I see little reason to believe the problems of misery at work are worse in larger businesses. Sure, Wal-Mart pays it's workers as little as possible, but the same is true for mom-and-pop retailers.

Mom and pops == no benefits

Walmart == no benefits

So this what America has become, nobody gets Bennie's except employees of large corporations and the government. The rest of us get ¶h✓¢€* in the @$$.

Not having a job when you want to be working damages happiness and health well beyond what the lost income alone would account for.

I love to see how that study was cosntructed. Randomly select 200 people for a study on happiness. Give 100 an annuity that replaces their current salary and benefits on the condition that they quit their jobs.... Compare after 1-3 and 5 years.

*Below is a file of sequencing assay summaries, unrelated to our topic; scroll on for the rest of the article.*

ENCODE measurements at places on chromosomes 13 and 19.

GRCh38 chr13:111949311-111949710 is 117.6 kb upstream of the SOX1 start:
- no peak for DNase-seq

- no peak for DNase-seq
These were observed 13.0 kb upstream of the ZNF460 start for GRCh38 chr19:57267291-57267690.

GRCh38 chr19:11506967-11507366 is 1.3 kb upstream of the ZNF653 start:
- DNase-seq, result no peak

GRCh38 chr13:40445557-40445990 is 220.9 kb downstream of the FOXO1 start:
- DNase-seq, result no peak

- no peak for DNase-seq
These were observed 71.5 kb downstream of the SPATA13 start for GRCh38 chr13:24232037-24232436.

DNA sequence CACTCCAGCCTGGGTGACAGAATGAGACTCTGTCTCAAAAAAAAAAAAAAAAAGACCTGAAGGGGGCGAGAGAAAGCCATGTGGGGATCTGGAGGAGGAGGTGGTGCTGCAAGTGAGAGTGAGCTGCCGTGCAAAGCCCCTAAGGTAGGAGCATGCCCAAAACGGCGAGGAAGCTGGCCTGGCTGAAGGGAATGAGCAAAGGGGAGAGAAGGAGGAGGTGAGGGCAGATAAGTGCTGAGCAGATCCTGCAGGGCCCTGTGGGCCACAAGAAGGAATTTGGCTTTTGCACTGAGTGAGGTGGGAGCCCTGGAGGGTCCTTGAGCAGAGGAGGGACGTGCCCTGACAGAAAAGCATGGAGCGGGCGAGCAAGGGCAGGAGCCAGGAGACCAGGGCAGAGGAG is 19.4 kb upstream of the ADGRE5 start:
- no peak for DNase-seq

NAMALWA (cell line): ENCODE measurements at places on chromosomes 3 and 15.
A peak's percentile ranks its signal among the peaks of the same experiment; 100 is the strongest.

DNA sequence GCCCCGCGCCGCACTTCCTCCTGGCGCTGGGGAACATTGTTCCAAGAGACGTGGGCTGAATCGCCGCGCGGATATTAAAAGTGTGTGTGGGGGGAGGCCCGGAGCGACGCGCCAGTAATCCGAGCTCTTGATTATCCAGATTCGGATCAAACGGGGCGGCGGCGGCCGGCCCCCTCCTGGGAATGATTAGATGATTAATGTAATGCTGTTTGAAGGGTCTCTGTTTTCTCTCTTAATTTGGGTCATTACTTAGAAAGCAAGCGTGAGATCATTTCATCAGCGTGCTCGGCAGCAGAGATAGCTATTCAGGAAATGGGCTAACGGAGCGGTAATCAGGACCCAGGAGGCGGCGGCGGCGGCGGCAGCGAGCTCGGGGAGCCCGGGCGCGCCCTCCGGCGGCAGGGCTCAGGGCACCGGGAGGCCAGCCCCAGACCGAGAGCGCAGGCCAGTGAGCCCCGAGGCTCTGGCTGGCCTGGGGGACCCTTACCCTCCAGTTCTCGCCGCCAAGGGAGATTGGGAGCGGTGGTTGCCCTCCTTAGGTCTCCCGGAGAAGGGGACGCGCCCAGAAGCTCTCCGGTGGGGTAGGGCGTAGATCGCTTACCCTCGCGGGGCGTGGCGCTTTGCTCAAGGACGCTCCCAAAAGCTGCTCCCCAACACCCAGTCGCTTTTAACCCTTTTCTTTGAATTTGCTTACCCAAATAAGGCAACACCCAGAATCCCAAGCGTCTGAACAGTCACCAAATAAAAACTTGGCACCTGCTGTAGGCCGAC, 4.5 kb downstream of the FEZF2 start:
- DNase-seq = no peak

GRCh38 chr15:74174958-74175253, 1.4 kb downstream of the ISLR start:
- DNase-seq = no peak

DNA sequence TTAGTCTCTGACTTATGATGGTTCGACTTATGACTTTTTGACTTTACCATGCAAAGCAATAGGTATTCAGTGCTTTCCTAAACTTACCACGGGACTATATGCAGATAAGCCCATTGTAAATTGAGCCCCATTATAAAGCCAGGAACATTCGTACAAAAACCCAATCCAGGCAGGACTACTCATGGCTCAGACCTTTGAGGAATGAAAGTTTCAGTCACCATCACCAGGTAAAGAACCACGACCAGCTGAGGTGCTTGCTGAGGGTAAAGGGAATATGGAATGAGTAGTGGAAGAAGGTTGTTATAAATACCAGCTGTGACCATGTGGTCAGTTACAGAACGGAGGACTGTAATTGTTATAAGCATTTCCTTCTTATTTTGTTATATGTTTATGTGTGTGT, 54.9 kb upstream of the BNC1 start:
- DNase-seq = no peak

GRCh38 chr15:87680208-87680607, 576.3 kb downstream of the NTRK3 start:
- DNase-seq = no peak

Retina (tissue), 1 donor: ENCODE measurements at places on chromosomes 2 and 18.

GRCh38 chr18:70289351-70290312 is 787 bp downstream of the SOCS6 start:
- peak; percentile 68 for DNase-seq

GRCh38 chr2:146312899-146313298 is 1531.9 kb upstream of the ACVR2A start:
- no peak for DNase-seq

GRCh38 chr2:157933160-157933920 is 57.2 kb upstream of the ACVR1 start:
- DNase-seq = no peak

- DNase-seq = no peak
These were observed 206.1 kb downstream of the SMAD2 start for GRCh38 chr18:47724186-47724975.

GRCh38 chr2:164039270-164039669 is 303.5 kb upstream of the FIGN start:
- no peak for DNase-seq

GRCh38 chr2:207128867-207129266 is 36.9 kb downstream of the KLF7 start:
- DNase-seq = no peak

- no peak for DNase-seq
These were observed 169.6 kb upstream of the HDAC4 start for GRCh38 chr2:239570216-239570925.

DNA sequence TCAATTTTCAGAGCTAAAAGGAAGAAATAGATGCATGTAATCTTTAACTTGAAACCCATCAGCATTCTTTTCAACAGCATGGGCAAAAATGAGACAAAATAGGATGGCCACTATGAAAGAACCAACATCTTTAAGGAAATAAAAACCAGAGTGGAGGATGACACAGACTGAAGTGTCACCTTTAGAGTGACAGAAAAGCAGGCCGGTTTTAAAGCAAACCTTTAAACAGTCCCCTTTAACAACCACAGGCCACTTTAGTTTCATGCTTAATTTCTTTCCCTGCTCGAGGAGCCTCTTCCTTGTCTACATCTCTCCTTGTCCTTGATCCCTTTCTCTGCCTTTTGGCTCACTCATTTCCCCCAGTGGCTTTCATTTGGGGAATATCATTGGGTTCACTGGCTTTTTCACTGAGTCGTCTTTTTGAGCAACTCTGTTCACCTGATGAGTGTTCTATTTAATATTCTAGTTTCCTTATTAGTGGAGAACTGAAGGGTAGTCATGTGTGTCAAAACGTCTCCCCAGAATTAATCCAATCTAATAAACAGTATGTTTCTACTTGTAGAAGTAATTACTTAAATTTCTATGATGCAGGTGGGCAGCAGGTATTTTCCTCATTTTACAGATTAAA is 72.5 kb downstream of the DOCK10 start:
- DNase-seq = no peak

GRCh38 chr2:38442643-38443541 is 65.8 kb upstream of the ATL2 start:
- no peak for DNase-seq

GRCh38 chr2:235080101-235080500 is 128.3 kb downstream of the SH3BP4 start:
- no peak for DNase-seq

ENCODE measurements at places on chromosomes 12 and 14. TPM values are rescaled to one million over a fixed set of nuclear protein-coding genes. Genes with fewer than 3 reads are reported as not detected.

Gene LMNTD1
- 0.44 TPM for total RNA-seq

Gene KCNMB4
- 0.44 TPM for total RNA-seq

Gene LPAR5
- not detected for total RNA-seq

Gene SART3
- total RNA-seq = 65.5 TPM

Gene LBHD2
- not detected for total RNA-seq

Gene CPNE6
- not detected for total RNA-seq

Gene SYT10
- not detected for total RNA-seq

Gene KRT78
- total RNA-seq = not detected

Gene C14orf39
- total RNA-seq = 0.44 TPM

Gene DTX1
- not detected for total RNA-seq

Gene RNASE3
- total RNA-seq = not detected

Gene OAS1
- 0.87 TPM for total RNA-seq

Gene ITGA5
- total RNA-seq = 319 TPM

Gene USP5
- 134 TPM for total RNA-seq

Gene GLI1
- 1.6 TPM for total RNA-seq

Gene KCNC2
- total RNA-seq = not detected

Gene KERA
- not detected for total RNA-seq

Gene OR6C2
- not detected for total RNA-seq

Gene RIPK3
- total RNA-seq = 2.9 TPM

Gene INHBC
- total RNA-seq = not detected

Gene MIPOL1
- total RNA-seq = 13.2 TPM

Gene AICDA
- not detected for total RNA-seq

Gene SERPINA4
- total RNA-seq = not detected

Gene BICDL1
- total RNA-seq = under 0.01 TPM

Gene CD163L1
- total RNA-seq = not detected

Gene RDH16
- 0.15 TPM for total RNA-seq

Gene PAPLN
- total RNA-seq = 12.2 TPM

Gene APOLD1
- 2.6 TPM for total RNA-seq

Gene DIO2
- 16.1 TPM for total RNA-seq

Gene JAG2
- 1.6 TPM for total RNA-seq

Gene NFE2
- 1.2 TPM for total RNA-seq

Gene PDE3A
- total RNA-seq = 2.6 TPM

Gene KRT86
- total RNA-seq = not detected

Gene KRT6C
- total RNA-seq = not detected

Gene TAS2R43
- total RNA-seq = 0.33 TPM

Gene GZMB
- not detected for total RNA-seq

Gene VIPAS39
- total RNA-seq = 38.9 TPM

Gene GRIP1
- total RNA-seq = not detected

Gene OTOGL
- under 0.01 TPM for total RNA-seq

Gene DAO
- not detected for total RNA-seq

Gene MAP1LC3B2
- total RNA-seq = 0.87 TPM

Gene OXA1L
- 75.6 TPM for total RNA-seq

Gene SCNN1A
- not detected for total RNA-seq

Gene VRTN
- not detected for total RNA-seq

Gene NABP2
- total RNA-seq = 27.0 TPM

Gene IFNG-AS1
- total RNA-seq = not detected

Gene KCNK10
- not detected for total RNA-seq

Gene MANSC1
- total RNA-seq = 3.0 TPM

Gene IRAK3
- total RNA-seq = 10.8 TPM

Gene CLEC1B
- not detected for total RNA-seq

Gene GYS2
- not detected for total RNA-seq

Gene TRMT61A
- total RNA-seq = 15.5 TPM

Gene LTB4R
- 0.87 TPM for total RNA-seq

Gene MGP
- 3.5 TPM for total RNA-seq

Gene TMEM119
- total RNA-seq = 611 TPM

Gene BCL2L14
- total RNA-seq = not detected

@John - True. It's hard to measure this, so people rely on anecdotes and self-selection surveys, like TC infers (people who are out of work possibly aren't suitable for work).